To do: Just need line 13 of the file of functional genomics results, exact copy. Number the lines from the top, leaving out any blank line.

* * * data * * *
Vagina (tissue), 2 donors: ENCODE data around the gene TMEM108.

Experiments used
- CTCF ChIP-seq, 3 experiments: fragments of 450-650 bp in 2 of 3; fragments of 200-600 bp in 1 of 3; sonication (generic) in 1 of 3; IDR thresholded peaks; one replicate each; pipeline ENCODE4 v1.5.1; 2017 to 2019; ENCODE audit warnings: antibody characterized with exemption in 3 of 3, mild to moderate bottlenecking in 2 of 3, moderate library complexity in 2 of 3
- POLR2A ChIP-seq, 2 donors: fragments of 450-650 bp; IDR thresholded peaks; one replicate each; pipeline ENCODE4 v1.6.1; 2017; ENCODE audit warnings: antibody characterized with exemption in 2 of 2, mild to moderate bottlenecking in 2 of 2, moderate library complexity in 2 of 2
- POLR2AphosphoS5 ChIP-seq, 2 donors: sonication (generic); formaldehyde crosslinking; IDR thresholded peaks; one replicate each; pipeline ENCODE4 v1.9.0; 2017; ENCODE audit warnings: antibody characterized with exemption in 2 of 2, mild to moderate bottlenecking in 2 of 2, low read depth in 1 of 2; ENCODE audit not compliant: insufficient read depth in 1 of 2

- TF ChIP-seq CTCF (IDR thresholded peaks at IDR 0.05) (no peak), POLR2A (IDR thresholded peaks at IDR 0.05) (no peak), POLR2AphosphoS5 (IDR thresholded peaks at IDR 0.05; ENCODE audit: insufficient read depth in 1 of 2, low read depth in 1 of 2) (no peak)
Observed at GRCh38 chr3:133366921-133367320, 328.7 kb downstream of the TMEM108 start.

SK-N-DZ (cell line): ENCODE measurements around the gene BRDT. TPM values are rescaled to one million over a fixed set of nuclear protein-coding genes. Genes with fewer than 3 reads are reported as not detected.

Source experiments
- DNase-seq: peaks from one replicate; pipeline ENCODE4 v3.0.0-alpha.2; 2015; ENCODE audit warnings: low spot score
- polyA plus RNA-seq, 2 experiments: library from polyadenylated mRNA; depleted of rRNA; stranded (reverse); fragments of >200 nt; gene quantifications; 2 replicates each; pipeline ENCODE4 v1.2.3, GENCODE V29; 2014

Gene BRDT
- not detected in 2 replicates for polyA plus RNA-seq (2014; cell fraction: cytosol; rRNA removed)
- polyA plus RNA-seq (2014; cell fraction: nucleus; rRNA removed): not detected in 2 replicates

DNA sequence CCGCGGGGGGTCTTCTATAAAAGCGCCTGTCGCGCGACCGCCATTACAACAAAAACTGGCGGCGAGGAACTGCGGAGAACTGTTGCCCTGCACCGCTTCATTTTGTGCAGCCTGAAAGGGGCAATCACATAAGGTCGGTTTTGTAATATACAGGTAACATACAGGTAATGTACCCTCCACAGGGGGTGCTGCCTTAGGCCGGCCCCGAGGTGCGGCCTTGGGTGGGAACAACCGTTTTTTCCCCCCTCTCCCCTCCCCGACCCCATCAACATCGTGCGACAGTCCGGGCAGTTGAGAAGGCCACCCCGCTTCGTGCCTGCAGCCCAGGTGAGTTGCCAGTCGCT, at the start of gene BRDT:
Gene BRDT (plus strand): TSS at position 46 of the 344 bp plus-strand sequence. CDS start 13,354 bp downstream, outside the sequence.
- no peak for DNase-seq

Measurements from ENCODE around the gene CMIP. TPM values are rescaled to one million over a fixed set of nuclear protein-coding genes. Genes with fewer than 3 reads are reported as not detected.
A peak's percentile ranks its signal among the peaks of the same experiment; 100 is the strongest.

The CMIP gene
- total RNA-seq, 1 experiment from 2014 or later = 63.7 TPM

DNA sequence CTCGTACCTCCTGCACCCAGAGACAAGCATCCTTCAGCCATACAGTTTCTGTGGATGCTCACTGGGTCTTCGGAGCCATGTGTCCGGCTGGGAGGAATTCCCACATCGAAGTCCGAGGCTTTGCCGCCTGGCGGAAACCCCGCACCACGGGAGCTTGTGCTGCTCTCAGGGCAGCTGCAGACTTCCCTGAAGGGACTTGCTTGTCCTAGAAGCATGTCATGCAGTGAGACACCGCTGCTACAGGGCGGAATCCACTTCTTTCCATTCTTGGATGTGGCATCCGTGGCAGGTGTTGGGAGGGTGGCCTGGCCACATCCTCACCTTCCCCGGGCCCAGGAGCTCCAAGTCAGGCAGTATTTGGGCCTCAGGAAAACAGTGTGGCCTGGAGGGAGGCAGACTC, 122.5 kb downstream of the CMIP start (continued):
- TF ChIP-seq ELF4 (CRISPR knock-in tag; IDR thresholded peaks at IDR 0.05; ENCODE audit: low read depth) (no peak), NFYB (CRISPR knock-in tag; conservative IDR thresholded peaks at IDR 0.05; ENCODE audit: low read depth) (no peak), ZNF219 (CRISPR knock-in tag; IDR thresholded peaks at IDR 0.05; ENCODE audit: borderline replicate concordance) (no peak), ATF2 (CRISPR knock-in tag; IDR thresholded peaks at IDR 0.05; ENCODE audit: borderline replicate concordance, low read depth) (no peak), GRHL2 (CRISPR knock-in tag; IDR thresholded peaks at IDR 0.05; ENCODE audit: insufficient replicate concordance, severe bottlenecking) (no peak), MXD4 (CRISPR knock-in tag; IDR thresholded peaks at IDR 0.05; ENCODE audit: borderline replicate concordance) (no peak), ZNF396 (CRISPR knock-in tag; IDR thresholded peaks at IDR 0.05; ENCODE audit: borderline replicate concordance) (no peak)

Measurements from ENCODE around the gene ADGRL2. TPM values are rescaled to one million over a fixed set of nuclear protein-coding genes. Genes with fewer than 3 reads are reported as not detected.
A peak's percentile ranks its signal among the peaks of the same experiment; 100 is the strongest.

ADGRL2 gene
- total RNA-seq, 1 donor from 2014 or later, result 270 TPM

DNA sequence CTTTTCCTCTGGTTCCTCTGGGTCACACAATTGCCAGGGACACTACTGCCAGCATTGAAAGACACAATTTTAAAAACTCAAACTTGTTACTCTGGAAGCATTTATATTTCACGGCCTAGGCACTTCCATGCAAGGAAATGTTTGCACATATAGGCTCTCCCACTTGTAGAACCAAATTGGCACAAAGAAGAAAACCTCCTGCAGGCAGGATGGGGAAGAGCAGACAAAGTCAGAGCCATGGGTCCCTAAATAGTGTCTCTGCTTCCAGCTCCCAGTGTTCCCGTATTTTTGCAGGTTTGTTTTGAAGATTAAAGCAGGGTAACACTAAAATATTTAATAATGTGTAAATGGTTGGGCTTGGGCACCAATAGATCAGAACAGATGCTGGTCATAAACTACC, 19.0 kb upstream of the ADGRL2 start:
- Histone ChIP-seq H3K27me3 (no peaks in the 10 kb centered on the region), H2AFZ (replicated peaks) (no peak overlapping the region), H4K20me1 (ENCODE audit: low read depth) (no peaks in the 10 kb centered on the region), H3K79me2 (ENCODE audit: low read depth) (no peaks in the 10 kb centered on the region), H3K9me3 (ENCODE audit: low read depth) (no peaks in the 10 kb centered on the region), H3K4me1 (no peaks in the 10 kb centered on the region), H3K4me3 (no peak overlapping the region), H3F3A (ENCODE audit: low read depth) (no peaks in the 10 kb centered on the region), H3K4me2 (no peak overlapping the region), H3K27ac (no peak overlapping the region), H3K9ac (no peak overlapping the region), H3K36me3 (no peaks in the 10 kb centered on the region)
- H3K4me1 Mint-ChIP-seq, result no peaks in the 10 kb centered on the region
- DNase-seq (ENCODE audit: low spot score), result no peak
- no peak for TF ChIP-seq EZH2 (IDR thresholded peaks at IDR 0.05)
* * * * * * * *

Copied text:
- not detected in 2 replicates for polyA plus RNA-seq (2014; cell fraction: cytosol; rRNA removed)